It has been eight years since Newcastle was named as one of the 10 best cities to visit in the world by travel bible Lonely Planet, a surprise nomination for the sleepy coastal city making the transition from coal town to burgeoning urban centre.
With $6.5 billion worth of infrastructure planned or under way and nearly $2 billion in private development projects, Newcastle is a construction zone.
Work on the $260 million light rail network has commenced, while major residential projects, particularly in West End, are taking shape throughout the city.
It seems that Novocastrians – as Newcastle’s residents are known – have a lot to look forward to as Australia’s seventh largest city comes of age.

Newcastle City Centre Urban Renewal Program (NURS Program):

This strategy updated in 2014, advocates a strategic shift of the commercial core of the Newcastle City Centre from Newcastle East to Newcastle West. The NURS Program also identified the need for council to identify the appropriate building envelopes, land use and public domain planning for the Wickham area. Hence council has prepared this plan, encompassing:
– Wickham master planned community
– Wickham Train Station relocation
– West-end future CBD precinct
– Newcastle light rail to the heavy rail connecting Newcastle interchange to Sydney
– Hunter Street mall upgrade
– Wheeler Place upgrade
– Civic Park and government precinct upgrade

Redefining Newcastle: Public investment and infrastructure

As the coal, steel and copper industries slowed, Newcastle had to find a way to re-imagine its future.
The NSW government’s “Revitalising Newcastle” program kicked off in 2015 with more than $650 million of investment delivering the light rail system, and the Newcastle Interchange.

Newcastle’s Apartment ‘Boom’

Population growth, low unemployment and a nearly 50 per cent price disparity compared with nearby Sydney has fuelled significant residential development in Newcastle.
Colliers International director of project marketing Dane Crawford said that 2017 had been an “unprecedented” year for residential development in Newcastle – and he expects it to continue.
“In terms of development and new stock coming to market in Newcastle we currently have a significant undersupply of stock and will continue to do so for at least the next property cycle.”
Crawford says the pace of development is due, in part, to a $17 million Newcastle Mines Grouting fund set up to address the issue of local mine subsidence and its impact on development in Newcastle.
“Newcastle has been a challenging place to develop due to undermining, and the grouting fund has been a game changer for development in Newcastle.”
Crawford said that in 2017 capital growth was 24 per cent within the CBD.
“The year before that was 18%.”

Infrastructure and Investment

Last October, the $200 million Newcastle Interchange at Wickham opened. As the “gateway” to the city centre, the interchange is a new major transport hub linking trains, buses, taxis and from early 2019, the Newcastle Light Rail.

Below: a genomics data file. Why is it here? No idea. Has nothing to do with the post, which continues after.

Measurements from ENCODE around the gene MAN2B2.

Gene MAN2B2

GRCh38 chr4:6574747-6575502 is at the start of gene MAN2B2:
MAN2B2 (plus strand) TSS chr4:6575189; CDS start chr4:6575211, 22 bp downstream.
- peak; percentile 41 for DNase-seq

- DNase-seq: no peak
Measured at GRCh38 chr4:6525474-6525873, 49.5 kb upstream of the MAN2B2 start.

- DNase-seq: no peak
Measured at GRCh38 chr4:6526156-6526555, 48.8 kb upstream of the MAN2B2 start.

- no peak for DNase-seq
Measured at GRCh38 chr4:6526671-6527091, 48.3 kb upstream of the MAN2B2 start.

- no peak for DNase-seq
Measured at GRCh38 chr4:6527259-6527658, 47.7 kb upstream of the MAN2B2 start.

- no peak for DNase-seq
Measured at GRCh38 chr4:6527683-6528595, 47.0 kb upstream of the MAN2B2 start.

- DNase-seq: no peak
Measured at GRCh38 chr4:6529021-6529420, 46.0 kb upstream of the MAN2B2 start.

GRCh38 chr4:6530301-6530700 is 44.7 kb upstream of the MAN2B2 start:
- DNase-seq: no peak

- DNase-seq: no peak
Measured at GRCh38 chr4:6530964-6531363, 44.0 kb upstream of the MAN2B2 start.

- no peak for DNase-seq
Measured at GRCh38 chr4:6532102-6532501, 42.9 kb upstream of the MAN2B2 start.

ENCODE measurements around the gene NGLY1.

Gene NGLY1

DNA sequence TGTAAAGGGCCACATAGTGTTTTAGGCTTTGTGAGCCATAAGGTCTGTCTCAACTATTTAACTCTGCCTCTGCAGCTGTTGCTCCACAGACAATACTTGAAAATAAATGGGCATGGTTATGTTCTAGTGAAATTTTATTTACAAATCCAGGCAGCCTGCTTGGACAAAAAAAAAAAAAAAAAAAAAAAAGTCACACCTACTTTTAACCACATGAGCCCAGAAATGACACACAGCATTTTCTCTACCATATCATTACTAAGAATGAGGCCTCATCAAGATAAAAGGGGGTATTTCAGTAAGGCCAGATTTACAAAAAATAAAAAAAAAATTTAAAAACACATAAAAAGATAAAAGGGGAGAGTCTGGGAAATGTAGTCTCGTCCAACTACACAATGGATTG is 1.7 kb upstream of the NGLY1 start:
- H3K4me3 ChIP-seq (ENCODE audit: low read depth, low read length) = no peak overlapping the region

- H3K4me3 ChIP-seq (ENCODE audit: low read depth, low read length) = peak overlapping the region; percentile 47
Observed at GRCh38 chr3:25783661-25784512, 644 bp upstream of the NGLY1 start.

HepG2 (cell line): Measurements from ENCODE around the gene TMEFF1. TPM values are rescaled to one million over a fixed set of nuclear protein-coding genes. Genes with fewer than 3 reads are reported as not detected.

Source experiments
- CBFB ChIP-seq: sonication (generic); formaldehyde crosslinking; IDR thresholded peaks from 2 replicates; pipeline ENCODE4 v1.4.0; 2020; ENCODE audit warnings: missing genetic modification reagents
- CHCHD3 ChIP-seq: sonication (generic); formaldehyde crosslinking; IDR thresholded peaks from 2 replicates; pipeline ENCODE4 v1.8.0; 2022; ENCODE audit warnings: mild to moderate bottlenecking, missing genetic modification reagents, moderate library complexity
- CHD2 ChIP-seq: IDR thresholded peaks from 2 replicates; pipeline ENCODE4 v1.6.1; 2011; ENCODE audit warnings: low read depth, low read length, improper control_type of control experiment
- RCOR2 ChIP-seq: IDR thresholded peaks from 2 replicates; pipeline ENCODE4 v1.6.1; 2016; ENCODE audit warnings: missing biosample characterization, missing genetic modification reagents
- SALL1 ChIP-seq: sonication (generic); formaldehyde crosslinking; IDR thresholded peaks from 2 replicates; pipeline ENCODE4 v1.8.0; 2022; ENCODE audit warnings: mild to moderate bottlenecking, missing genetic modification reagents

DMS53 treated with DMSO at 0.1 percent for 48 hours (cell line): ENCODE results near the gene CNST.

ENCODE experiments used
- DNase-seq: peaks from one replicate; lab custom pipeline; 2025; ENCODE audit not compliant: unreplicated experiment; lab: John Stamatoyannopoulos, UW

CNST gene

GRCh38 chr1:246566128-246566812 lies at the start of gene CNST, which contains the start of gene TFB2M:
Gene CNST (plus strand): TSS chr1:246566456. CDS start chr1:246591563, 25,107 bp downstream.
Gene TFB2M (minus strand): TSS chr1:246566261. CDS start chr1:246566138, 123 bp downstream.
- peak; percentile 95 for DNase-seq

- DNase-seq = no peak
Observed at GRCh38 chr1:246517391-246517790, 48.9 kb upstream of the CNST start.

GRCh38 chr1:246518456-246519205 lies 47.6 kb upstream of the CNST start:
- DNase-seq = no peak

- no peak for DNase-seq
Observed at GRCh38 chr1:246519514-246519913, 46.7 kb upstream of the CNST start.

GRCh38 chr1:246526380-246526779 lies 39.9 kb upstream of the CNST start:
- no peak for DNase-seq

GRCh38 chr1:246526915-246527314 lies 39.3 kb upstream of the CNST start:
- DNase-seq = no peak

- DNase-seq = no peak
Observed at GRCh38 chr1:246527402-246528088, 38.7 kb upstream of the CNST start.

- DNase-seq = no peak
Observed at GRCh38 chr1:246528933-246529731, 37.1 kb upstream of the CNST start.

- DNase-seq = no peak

The Wickham interchange was delivered as part of a broad program of work that includes the truncation of the former heavy rail line, new train stabling and a new pedestrian footbridge at Railway Street, Wickham.

‘Unprecedented’ development 

Named as one of the world’s top “smart cities” to watch by National Geographic, Newcastle is no longer in transition.
The foreshore and city have undergone massive rejuvenation, investor interest has picked up and the swell of university students has positioned the city as a lifestyle hub.
“With a diverse and stable economy, strong jobs growth, low unemployment and stock under supply, I challenge anyone to find a better place than Newcastle, across all of Australia to invest in,” Crawford said.

Hunter Street Mall redevelopment

On the other side of the city, Iris Capital’s $750 million redevelopment of the Hunter Street Mall has moved ahead, commencing work on stage one in March.
The project will see the construction of 500 units across its 1.6-hectare east end development. Iris acquired the CBD site last year from the listed GPT Group for $39 million.
The $27 million Aero apartments, also located in Hunter Street, finished construction in December 2017.


Education has been the backbone of Newcastle’s innovation revolution. Newcastle has positioned itself as an education destination, increasing its profile as a university town.
The Revitalising Newcastle program follows investment in the University of Newcastle’s $95 million city campus – NeW Space – and the $90 million NSW Law Courts, which opened in June 2017.
The heritage-listed former law courts were snapped up in March 2017 by Japan’s Nihon University for its first ever offshore campus.

The university acquired a two-hectare super-lot from the government in 2017 in Honeysuckle to develop an ambitious masterplan that will include education facilities, student accommodation and public space.

The overall proposal, likely to be submitted under the state significant development regime in the coming weeks, will double the number of students in Newcastle’s CBD, which currently stands at 3000 after the $95 million NeW Space building opened last July.

V8 Supercars and Cruise Terminal

In other major announcements set to redefine the city, Newcastle replaced Sydney as the host of the V8 Supercars from last year with the five-year commitment injecting $57 million into the Hunter region and attracting 81,000 visitors.
“Supercars will provide an enormous boost to the local hospitality and tourism industry of up to $50 million each year and generate incredible exposure to our region.” Newcastle City Council Lord Mayor Nuatali Nelmes said.
In 2016, a permanent multi-purpose cruise ship terminal was announced, securing Newcastle as a future cruise ship destination.


2018-06-15T11:38:50+00:00 Uncategorized|